Include Hills and Elevation Gain/Loss
Steep hills should hurt the Bike Score of an area. I'd suggest analyzing the elevation gain/loss around the radius of a location. Maybe use 3.25 miles or a 15 minute bike ride.
Hills happen -- and all you can do is go around. Seattle is a great biking city but a negative factor for hills wouldn't reflect that.
Sorry to say but...ALL world class bicycling cities (25% by bike) are flat as pan cakes.
i don't think hills should be factored into the score. i think it'd be a "nice to have" in addition to the score. if you lived somewhere with hills and you wanted to get around on a bike, you'd eventually learn to live with and destroy those hills around you. personally, hills are a + for me.
Yes, elevation change is important info to many cyclists, but a city council can't vote to have fewer hills. I think a city's BikeScore should be something that its elected officials have an ability to change, at least in theory. A neighborhood/city/entire region shouldn't be penalized for something that it has no ability to change. Include the data, but don't use it to compute the score.
David Rowan Armor commented
Whatever you do, don't use Googlemaps' calculations for bike routes. It regards hills/elevations to be of such importance that in a city like Minneapolis, it never offers a useful direct route. Some of us are okay with climbing and coasting.
What is the 3.25 mile/15 minute bike ride? The distance, time, and intensity at which people are willing to travel by bike varies greatly among people.
Hills are very important to me in determining bike routes, however, it can easily become very complex for longer routes, and depends on the rider's preferences. A very fit cyclist may not care about hills, where a more causal cyclist will happily go and 1/2 mile to avoid a significant hill.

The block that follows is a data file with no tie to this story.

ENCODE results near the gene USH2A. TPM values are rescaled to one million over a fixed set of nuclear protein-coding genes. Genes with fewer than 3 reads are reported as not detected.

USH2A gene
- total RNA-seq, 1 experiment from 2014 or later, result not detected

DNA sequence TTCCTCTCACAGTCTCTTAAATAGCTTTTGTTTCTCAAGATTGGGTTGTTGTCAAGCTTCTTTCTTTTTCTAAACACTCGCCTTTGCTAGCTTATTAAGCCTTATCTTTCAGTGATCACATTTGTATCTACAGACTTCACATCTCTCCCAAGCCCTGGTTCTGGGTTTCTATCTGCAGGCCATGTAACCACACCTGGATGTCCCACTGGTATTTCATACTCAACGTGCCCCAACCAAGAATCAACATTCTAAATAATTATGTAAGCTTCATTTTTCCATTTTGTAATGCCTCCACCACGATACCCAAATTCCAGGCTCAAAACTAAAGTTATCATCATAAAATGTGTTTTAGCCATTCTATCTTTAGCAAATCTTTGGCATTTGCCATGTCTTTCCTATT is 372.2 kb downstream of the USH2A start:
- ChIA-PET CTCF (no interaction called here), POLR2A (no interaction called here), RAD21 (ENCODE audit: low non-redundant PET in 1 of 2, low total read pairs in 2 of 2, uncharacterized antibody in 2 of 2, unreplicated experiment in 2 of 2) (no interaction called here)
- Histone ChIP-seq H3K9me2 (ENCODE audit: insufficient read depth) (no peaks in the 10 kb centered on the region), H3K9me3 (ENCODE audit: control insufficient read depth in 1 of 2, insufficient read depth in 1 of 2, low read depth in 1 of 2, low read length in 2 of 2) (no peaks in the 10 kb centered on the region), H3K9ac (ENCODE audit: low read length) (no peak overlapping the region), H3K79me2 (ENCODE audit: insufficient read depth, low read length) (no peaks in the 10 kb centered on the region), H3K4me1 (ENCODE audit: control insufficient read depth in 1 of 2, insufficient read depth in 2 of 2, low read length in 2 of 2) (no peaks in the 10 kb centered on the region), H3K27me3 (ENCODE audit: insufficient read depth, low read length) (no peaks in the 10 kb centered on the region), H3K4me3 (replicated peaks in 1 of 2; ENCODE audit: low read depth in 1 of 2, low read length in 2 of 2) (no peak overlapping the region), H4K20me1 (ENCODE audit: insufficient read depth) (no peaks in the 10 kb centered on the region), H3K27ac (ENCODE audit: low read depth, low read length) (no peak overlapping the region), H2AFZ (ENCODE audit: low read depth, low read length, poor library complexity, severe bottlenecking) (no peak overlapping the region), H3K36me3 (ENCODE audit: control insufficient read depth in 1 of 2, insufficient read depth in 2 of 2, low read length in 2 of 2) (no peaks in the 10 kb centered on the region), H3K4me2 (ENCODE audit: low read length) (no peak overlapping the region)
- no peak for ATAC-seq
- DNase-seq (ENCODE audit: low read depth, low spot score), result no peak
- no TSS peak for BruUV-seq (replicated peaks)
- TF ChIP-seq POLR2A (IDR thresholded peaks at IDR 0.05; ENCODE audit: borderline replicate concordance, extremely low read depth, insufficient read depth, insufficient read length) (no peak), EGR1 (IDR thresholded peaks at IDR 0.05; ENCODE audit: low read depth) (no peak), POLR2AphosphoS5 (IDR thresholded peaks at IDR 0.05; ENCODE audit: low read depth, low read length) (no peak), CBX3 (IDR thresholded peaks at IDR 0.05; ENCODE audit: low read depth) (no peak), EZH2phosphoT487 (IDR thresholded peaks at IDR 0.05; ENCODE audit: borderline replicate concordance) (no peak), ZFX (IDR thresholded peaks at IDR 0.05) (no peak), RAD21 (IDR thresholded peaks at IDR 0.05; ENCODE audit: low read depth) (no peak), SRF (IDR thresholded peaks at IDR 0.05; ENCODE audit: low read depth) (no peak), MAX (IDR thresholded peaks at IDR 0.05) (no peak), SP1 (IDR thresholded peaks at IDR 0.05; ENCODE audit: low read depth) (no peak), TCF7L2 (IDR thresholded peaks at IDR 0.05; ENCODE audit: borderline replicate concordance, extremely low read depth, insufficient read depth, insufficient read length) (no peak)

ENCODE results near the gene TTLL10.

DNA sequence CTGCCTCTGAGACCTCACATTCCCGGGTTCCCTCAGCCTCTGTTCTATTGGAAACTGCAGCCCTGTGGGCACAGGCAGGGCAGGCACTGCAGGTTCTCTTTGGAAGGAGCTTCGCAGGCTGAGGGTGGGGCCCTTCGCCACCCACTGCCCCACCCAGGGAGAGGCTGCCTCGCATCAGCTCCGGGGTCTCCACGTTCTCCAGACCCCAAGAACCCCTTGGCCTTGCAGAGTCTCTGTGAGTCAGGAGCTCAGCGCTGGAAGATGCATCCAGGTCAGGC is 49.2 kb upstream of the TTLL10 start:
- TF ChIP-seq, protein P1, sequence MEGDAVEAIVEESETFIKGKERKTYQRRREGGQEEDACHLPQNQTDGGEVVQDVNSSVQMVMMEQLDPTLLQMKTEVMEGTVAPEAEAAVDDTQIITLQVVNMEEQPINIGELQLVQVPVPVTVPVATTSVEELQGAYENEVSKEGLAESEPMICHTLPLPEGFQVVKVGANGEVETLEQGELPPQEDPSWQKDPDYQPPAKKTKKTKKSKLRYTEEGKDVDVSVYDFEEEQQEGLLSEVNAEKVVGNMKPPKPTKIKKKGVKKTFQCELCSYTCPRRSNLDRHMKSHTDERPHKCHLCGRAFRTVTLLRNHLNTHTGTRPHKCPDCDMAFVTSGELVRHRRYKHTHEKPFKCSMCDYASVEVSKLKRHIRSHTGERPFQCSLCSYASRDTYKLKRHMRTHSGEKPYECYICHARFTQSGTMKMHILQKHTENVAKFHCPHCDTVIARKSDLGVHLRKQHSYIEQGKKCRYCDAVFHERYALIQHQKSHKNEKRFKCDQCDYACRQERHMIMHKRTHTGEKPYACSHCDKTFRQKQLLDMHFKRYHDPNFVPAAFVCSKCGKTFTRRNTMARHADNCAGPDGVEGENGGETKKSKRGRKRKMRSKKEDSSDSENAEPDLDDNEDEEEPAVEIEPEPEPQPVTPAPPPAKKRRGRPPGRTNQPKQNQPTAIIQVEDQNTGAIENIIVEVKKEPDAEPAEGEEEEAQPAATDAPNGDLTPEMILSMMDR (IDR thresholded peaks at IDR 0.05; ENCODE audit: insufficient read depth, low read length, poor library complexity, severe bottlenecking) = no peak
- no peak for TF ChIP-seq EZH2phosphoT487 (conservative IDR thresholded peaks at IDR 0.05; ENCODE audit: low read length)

Living at the top of a hill sucks for bikeability because you always end with a hill climb. I'd rather start with a hill climb and empty panniers and coast back home with grocery laden panniers.
So something implicit there is that the reachability of a destination is different depending on whether you are considering a one way versus a round trip. One-way trips come into the picture if you ride down the hill, and throw your bike on a Metro bus for the return hill climb.
I have to agree with FM, that a hilly versus flat route, within limits, doesn't have a huge impact on my on average speed. The elevation delta between the start and end points has much more of an effect. The "limit" is once you start needing brakes on a downhill, you waste the potential energy you gained climbing up.
And yes, Google Maps does consider grade, though I don't recall the exact formula. Because of this the computed route from A->B may be very different from the route for B->A.
(My frame of reference for dealing with hills: I live on top of one in the Seattle area.)
I think Google Maps does weigh elevation changes.
I don't think that steep hills hurts the bike score as much as flatlanders think it does. California people think bad weather hurts bike score, but look at Madison.
This is essential to include, but is going to be difficult. Topography is variable, so a radial method won't really work. You'll have to calculate the elevation changes for each individual route. And it can't just be start/end -point elevation change, because going up and then down a huge hill and ending at the same elevation is very different from biking on flat terrain.
maybe a certain amount of elevation change adds "distance" from home to a shop. e.x. 100ft = .2mi or something like that.
totally agree. Amount of elevation change over the route should be a factor. I wish google maps weighed this when doing bike routes!!
Except the point is to get somewhere ~ so supermarket or grocery story and drug store "close", post office "close", bus stop "close", means within a certain distance AND a certain change in elevation. Too far or too steep means scoring access as "possible" but not "easily accessible"